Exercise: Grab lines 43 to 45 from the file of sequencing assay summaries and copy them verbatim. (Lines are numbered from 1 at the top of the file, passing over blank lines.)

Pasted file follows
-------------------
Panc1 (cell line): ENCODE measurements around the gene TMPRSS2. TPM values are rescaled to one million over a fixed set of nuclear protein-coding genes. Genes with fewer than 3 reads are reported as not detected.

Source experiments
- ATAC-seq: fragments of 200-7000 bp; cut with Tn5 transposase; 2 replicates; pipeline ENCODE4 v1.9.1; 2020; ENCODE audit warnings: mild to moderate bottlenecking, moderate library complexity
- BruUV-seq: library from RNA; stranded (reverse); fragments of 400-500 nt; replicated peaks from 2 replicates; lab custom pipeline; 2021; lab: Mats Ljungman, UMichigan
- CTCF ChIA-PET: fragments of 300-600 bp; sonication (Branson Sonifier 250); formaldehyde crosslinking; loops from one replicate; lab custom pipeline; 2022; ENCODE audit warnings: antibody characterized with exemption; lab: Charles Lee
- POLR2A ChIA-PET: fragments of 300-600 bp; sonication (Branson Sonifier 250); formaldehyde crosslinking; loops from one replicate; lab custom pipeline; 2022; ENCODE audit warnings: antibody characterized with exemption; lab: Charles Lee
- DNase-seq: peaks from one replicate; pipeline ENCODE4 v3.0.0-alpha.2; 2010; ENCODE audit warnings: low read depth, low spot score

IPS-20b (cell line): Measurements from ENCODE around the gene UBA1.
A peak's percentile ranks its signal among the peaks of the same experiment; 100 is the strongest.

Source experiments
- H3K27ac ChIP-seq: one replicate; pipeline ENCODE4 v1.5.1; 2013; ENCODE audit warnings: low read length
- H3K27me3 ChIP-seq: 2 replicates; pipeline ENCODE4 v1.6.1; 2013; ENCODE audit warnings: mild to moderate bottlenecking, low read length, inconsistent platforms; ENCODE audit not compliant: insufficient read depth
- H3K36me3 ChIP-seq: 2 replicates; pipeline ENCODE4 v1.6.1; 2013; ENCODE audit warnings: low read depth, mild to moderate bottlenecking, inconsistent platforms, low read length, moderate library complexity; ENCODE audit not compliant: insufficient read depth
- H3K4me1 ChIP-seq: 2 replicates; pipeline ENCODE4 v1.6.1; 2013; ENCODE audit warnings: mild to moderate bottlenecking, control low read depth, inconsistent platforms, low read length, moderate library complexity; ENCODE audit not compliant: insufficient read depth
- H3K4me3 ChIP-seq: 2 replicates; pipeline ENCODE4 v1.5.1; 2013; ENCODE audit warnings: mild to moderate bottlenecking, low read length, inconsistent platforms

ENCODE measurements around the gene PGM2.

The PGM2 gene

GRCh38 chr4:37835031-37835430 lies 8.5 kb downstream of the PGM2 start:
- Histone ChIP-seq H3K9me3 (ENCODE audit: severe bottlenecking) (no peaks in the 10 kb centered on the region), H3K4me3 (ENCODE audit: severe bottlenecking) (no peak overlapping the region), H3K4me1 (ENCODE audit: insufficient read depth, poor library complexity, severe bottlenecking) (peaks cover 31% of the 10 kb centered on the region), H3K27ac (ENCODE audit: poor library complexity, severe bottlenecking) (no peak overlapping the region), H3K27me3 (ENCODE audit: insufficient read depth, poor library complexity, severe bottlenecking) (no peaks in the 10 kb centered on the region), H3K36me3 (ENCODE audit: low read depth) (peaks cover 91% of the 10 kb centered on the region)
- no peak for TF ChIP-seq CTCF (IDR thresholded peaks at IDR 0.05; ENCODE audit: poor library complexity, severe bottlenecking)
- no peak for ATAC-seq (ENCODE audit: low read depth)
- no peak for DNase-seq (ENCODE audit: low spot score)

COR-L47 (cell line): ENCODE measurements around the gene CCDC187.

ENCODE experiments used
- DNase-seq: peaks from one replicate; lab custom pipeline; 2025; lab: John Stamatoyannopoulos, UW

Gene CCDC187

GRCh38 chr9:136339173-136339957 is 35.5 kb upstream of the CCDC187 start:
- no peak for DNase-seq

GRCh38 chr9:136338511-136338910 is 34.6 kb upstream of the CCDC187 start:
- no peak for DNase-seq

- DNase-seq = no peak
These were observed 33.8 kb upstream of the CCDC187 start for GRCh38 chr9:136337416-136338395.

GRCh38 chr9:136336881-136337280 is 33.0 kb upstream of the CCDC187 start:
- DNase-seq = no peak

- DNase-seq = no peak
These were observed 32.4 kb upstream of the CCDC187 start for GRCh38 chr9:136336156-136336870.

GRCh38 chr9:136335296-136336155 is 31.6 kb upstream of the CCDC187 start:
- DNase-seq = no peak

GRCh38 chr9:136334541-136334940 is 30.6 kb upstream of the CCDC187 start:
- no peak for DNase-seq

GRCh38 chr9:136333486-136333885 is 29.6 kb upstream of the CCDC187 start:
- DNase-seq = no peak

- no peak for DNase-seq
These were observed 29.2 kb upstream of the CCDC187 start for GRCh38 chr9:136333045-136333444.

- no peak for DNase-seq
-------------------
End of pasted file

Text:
- no peak for DNase-seq
These were observed 29.2 kb upstream of the CCDC187 start for GRCh38 chr9:136333045-136333444.

- no peak for DNase-seq